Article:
As I mentioned in my Dave Winfield post a couple weeks back, I began following the Yankees closely in 1988. In many ways, it was a watershed season for the Yankees. It was the last of Billy Martin's five tours of duty as Yankee manager and the last time Lou Piniella appeared in a Yankee uniform. It was the swan song for co-captains and longtime Yankees Ron Guidry and Willie Randolph - the last two connections to the glory years of the late 70s and early 80s, and essentially the last hurrah for Winfield as well. It was also Rickey Henderson's final full season in pinstripes.
Don Mattingly had another very good year, but it wasn't quite as good as the lofty standards he had set from 1984-87, and he failed to finish in the top ten in MVP voting for the first time since his rookie year. He would be productive again in 1989, but only show flashes of his former brilliance thereafter.
In the broadcast booth, Bill White was calling his 18th and final season of Yankee baseball with Phil Rizzuto on WPIX, leaving after the season to become President of the National League. On the cable side, it was the Yankees' final season on SportsChannel before moving to MSG Network the following year and ushering in a new era for baseball TV contracts.
On June 13, 1988, the Yankees were 39-21, playing .650 ball and leading the AL East by 3 games. They went 46-55 the rest of the way, finishing at 85-76, only 3.5 games out of first but fifth in the seven team division. For the next several years, that would be the highwater mark of my Yankee fandom, at a time when to me Yankee baseball was most important thing on the face of the planet.
1989 started a string of four consecutive losing seasons for the Yanks, lowlighted by an American League worst 67-95 (.414) season in 1990, the Yankees fifth worst winning percentage in their history and the worst since 1913. The only MLB team worse that year was the Braves at 65-97.
As I touched in the Game 6 recap, things began to change in 1993. General Manager Gene Michael and manager Buck Showalter had changed the culture of the team, bringing in character veterans like Key, O'Neill, Boggs, Mike Stanley, and Mike Gallego and fostering the development of young talent like Bernie Williams, Jim Leyritz, Sterling Hitchcock, and Bob Wickman.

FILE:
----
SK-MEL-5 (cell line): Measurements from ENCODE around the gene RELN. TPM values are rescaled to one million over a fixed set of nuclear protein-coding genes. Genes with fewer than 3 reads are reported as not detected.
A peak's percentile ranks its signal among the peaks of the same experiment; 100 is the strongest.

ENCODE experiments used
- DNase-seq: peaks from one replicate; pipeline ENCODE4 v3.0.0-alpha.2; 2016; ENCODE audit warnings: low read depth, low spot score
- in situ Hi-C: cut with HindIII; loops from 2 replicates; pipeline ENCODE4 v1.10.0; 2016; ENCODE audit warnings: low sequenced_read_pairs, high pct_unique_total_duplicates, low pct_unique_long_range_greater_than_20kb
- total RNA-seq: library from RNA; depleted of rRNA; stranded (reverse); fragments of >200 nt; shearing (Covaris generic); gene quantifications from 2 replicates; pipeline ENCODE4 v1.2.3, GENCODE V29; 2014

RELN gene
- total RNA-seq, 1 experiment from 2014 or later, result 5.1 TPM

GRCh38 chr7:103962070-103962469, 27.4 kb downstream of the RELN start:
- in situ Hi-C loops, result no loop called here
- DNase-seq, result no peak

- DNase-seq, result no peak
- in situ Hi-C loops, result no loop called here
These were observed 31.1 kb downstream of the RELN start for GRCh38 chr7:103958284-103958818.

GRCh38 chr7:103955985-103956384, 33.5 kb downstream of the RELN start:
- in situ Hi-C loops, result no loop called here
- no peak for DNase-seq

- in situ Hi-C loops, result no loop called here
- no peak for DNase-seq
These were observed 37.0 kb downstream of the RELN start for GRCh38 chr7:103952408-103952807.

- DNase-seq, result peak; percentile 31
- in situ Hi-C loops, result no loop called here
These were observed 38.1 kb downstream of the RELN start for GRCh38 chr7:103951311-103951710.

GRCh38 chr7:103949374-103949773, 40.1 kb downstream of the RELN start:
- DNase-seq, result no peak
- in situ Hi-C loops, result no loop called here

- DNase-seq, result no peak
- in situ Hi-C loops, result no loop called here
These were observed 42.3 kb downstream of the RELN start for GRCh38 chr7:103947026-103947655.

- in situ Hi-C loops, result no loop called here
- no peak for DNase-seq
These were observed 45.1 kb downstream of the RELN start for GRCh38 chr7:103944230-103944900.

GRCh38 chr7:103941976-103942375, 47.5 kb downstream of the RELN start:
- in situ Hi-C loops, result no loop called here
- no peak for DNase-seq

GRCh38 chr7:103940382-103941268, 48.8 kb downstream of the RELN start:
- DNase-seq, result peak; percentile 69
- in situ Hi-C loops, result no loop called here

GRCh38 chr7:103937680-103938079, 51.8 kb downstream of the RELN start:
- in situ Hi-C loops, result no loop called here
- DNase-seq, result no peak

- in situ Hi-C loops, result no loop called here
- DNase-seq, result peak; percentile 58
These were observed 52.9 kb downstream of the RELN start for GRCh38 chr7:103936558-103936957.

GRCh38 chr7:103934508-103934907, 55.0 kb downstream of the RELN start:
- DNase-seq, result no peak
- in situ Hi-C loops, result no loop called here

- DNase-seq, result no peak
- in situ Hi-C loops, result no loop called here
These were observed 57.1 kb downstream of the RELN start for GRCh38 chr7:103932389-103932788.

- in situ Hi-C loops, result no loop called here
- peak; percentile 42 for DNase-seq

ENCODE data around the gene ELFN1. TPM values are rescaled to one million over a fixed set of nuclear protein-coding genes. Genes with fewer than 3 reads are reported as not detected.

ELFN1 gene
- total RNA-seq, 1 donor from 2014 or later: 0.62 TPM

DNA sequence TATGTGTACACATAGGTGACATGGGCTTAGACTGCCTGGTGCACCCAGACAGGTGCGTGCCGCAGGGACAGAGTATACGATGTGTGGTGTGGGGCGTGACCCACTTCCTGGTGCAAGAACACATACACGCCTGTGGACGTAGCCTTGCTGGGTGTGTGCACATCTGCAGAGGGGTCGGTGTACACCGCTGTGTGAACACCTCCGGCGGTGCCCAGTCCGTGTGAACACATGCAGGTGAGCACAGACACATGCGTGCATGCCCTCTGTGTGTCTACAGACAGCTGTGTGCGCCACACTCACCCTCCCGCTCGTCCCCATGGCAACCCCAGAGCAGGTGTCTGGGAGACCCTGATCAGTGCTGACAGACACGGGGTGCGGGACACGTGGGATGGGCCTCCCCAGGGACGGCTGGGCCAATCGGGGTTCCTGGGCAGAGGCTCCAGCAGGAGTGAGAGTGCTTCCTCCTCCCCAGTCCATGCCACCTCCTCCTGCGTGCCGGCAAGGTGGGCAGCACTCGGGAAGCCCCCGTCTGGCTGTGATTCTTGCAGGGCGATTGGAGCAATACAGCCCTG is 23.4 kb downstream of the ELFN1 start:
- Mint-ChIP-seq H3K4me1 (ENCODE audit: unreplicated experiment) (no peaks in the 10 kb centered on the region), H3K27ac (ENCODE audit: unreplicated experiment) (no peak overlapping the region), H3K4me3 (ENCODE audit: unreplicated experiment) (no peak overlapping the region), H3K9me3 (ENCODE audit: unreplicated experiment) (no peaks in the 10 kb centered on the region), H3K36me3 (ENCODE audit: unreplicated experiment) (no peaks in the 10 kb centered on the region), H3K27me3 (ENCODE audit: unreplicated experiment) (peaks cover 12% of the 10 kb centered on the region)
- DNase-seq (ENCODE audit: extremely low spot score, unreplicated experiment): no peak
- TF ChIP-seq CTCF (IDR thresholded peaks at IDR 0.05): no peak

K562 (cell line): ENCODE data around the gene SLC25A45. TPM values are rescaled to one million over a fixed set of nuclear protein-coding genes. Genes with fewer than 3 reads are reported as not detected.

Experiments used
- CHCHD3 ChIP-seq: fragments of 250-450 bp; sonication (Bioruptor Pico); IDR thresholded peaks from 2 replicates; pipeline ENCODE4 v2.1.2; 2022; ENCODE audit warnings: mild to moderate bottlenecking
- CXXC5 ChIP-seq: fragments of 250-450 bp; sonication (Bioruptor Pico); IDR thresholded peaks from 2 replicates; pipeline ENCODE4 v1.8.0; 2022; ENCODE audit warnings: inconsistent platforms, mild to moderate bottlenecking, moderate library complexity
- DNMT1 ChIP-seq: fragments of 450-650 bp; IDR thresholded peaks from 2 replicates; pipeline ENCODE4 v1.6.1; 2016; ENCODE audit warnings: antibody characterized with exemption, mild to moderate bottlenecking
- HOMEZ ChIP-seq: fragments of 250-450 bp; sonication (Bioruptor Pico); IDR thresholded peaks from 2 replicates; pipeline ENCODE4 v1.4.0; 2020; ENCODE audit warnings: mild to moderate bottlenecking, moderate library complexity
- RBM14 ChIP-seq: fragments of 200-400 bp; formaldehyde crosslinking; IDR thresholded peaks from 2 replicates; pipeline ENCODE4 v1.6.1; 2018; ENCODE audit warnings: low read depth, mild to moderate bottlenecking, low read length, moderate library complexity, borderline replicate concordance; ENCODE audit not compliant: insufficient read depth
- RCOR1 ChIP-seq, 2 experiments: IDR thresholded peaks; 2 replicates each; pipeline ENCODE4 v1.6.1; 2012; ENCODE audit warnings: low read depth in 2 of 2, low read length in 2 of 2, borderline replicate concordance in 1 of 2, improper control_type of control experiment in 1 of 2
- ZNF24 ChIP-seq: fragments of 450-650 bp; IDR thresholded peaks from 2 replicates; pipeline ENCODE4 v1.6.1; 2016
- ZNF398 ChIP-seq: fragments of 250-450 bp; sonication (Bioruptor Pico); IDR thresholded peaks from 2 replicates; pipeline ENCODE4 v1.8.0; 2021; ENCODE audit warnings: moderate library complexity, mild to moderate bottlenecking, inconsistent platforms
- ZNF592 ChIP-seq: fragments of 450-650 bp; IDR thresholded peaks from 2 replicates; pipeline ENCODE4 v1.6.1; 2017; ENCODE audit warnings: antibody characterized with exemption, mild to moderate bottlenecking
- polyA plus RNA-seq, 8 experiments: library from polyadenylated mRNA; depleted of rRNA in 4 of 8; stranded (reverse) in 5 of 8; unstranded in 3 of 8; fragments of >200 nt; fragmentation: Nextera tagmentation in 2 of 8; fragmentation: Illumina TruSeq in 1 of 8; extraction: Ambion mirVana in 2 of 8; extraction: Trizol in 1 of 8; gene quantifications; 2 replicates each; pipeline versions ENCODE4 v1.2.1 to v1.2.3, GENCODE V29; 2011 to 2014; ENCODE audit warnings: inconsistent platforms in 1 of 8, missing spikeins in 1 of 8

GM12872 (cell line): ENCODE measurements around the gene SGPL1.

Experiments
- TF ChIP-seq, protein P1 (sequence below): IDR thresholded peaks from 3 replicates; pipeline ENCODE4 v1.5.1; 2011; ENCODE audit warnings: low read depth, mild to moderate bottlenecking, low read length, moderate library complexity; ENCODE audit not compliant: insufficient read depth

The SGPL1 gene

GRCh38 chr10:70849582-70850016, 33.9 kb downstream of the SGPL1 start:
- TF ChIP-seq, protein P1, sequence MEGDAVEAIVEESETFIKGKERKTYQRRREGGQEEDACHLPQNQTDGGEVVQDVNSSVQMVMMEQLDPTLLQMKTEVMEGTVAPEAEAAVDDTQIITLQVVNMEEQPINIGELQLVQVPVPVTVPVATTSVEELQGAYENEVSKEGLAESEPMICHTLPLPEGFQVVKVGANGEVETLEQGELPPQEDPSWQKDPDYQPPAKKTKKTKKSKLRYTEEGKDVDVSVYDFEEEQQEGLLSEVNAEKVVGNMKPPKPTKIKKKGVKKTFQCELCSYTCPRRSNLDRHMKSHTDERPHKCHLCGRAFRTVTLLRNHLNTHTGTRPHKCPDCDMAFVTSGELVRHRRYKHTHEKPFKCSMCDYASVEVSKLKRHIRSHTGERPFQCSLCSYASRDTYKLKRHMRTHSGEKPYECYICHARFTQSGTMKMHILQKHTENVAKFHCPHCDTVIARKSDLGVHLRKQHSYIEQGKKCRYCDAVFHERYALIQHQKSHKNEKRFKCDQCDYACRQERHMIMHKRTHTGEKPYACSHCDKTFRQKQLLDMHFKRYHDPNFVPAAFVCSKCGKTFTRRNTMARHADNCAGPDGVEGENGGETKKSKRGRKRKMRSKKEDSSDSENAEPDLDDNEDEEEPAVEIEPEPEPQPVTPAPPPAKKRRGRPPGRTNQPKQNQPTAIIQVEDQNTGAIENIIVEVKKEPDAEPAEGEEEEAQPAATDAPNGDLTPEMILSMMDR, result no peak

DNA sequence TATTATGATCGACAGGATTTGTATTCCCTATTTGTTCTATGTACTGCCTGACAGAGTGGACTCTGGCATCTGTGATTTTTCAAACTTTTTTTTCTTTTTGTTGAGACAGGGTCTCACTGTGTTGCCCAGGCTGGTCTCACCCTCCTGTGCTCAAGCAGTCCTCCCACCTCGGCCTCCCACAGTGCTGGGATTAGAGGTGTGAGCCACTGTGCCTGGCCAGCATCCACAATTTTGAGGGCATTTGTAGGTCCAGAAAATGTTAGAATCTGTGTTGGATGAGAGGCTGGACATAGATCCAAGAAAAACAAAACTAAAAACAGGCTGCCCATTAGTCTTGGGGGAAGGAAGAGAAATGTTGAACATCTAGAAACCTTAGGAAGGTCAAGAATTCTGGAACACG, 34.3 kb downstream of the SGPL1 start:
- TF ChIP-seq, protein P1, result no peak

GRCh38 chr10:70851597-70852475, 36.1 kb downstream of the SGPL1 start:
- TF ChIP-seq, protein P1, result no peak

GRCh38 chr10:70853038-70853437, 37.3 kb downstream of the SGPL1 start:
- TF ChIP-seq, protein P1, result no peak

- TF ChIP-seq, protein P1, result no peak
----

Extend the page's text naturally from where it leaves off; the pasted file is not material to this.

The 1993 team spent a record 21 days tied for first place without ever being able to get ahead of the mighty Blue Jays. In the last season of the two division format, the Yankees finished with the third best record in the league, but were left to watch the postseason on TV.
In 1994 the Yankees were 70-43 with the best record in the AL and second best in baseball when the strike hit and Bud Selig and the recently retired Donald Fehr elected to leave the biggest black mark on the game's history since the Black Sox Scandal.
In 1995 the Yankees won the innaugural Wild Card and jumped out to a commanding 2-0 lead over Seattle in the best of five ALDS. They then lost three straight in Seattle, Games 4 and 5 in heartbreaking fashion.
That offseason the team changed drastically: Showalter and Michael were gone. Mattingly left the game, holding off on official retirement for a year. Stanley was traded to the Rockies. They were replaced by Joe Torre, Bob Watson, Tino Martinez, and Joe Girardi. The roster was peppered with young unproven players like Derek Jeter, Mariano Rivera, and Andy Pettitte. I wasn't quite sure what to make of this new guard.
But as the 1996 season unfolded, it became apparent that there was something special about the team. By the time the World Series rolled around I had just turned 16. While my suffering certainly wasn't as bad as what fans of other teams have had to endure, I was elated to see my favorite team in the World Series for the first time in my conscious memory. After a rain delay pushed Game 1 back a day, the first two games amounted to a beatdown and stomach punch. Suddenly the luster of just being there had worn off. But the Series was about to change, for the Yankees and for me.